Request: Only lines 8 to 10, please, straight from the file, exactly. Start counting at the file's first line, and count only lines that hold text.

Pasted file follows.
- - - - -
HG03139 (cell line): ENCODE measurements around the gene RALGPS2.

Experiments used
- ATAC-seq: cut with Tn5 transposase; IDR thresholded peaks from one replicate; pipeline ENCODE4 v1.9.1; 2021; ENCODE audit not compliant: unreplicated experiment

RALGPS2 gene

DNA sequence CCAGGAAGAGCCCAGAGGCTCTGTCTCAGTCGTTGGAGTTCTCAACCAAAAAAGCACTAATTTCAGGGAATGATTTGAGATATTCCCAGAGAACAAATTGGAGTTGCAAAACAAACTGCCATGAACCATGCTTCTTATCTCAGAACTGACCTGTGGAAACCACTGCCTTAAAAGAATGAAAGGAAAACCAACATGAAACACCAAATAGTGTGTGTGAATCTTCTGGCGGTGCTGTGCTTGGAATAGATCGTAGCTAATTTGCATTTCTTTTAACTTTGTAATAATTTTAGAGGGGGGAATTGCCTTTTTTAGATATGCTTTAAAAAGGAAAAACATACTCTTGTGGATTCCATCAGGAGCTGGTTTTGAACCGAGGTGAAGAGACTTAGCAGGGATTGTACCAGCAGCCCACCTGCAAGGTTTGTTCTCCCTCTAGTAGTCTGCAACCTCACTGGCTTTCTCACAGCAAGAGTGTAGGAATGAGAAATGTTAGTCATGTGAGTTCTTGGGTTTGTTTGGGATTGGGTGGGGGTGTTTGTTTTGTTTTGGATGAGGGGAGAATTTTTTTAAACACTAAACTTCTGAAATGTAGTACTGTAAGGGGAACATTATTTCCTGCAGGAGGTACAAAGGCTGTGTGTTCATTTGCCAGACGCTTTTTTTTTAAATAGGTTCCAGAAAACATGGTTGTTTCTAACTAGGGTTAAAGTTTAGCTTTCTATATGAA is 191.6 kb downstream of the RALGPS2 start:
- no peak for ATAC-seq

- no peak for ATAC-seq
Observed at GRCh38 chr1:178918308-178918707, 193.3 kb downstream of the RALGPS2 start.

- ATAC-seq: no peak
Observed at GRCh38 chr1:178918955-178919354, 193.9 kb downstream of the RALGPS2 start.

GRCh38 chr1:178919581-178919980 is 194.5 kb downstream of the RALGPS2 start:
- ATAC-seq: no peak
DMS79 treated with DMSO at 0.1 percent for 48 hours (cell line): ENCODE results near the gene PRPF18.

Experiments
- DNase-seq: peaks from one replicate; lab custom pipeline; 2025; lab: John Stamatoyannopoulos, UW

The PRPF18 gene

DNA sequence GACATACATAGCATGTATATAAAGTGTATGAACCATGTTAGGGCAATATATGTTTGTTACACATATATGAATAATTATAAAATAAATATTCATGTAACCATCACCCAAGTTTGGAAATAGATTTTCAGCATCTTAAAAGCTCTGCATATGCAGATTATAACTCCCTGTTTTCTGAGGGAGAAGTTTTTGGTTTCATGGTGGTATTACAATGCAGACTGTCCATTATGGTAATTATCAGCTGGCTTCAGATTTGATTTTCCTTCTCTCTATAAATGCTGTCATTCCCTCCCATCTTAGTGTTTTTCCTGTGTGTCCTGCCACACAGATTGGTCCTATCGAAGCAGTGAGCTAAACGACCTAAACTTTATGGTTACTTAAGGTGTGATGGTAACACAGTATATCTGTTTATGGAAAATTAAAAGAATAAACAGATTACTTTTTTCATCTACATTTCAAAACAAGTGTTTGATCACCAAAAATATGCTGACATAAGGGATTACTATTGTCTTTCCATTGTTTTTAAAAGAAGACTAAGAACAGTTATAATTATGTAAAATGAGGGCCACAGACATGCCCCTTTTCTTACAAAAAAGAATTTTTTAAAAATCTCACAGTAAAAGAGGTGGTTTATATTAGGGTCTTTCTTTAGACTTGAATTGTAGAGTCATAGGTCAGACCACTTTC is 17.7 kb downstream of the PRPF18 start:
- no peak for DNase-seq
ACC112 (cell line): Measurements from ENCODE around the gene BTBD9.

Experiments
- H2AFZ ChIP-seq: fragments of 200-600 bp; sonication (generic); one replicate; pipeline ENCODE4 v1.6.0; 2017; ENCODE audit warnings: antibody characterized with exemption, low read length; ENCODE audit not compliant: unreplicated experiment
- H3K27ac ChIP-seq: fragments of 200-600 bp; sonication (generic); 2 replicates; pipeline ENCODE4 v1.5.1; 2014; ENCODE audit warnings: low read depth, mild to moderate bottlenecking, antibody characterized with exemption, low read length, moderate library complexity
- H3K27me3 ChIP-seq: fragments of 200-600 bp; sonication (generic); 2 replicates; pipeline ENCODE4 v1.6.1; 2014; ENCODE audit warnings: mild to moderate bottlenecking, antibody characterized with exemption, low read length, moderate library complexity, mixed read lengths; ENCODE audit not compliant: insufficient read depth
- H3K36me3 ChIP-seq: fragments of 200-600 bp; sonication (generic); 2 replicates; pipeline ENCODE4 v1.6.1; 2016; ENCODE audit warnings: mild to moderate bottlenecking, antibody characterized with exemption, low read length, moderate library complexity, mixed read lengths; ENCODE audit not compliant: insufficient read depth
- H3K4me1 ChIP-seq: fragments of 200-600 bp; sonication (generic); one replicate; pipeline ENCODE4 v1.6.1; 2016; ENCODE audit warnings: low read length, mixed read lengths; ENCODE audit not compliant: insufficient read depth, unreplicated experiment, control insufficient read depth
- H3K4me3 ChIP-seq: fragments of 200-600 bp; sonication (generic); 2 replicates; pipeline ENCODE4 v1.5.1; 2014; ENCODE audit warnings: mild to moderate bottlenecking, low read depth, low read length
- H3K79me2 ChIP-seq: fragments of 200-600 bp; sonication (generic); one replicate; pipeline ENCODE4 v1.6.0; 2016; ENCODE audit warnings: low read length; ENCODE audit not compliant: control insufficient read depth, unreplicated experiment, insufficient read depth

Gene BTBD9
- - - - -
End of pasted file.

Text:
Observed at GRCh38 chr1:178918308-178918707, 193.3 kb downstream of the RALGPS2 start.

- ATAC-seq: no peak
Observed at GRCh38 chr1:178918955-178919354, 193.9 kb downstream of the RALGPS2 start.